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Meeting the needs of local populations a focus of revised CQC strategy


By James Hacker
27 May 2021

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The Care Quality Commission (CQC) will focus on assessing local systems’ ability to improve outcomes and reduce inequalities as part of its new 2021 regulation strategy.

Launched today (27 May), the new strategy will aim to give the public independent assurance about the quality of care in their area by assessing how well local health systems are working and addressing local challenges and against ‘the things that matter to people in that community,’ it said.

The CQC added that the work in this area will likely be underpinned by legislation outlined in the Health and Social Care Bill, and that it will align with other regulators to encourage a shift towards more integrated services.

In its published strategy, it said: ‘We’ll look at how the care provided in a local system is improving outcomes for people and reducing inequalities in their care. This means looking at how services are working together within an integrated system, as well as how systems are performing as a whole.’

Looking at how services work together in a local system is a change in its approach that better reflects how people experience care, it said.

This will include working with service providers and partners to make sure its regulatory model keeps pace, in addition to gathering information to ‘better understand the risks of inequalities in people’s experiences of their pathway’ through care and their outcomes.

Supporting while regulating

The CQC said that while it will enable access to support, it will ‘retain our core regulatory role, which means using our powers to act where we see poor care’.

Services and local systems will need to demonstrate a ‘culture of improvement’, with an expectation for them to address inequalities in access, experiences and outcomes, it said.

To support this, the regulator said it will play an ‘active part’ in making improvement happen.

This includes offering services and systems analysis and benchmarking data to help them self-assess how they perform against similar services and areas, which will in turn show the regulatory body ‘where we need to focus our work to drive improvement’.

It will also identify the national and local areas that need to improve as a priority, it said.

Listening to service users

Additionally, it said it will make it easier for people, their families and advocates to give feedback about their care.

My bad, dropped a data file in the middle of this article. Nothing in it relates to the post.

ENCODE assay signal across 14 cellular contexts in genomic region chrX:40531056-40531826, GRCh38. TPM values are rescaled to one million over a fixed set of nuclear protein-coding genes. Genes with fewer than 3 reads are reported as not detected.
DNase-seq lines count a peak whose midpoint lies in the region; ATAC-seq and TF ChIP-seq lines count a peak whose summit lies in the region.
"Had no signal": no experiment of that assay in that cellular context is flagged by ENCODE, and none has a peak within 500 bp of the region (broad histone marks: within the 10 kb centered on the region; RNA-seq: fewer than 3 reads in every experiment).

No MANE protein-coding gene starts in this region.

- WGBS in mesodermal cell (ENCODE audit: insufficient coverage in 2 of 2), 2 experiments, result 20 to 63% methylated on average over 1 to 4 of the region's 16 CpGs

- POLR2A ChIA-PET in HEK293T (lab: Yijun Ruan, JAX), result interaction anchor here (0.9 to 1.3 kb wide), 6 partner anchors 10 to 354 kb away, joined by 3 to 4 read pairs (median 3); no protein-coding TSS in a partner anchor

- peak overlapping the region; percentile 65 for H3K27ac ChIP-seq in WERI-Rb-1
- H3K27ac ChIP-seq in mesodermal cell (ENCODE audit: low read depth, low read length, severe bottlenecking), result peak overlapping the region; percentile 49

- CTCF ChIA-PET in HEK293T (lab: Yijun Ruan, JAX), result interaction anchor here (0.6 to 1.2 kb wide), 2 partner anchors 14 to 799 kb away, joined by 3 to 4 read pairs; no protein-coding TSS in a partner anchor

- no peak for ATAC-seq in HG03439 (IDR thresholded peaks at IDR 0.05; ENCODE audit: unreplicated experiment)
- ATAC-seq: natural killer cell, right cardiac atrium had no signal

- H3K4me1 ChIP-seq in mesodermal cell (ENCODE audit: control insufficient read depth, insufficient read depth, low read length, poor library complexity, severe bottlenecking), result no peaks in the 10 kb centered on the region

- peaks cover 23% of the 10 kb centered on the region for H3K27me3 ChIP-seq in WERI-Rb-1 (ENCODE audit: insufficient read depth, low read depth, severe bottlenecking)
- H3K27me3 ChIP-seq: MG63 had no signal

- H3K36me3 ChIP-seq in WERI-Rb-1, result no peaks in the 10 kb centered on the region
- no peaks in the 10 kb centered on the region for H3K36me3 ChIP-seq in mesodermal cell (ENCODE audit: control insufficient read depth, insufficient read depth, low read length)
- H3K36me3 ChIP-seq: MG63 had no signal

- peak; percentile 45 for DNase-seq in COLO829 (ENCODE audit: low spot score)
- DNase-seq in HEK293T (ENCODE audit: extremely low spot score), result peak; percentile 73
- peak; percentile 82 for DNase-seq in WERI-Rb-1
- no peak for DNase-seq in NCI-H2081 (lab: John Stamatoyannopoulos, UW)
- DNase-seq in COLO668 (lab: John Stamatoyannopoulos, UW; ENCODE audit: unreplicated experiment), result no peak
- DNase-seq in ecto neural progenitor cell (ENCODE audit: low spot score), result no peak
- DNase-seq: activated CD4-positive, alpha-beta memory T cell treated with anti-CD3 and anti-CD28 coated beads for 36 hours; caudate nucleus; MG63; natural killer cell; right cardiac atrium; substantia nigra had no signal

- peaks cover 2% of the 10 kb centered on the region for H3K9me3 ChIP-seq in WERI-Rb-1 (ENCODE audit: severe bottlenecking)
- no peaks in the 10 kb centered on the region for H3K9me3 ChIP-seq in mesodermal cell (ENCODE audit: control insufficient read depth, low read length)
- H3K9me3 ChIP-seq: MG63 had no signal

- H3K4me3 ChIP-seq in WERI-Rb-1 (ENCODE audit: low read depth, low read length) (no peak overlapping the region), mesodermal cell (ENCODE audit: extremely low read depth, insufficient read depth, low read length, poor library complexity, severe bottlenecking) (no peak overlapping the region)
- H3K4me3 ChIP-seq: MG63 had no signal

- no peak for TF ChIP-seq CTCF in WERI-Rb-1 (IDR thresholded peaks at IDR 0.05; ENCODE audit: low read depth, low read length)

The regulator outlined its intention to gather experiences from a ‘wider range’ of people, including ‘people with a learning disability, people with communication needs, people living in poverty, those whose voices are not often heard, those who are detained under the Mental Health Act, and people who are at risk of abuse or other human rights breaches’.

It intends to increase scrutiny of how providers encourage and enable people to feedback, and will focus on how they act on this to improve their service, it said.

It added that it will ‘proactively raise public awareness’ of the CQC and be clear about its role as a regulator.

Regulation driven by patient need

Danny Mortimer, chief executive of the NHS Confederation, said the organisation welcomes the ‘shift away’ from organisations and ‘towards service improvement and whole patient pathways’.

The strategy intends to foster a culture to support quality improvement which will be ‘crucial’ to successful system working, he said.

‘The CQC plays a significant role in creating the right regulatory environment for system working to flourish and our members support the move to a more open, iterative and partnership-based approach to regulation adopted by the CQC since the onset of the pandemic,’ he said.

‘The strategy rightly places people and communities front and centre and we support a regulatory environment that is driven by people’s needs being met in the places where they live.’

He added that as the NHS moves toward system working and statutory ICSs, all regulators will need to maintain ‘a better balance between national consistency and the enormous possibilities of local flexibility and innovation, rather than assuming that ‘one size fits all’’.

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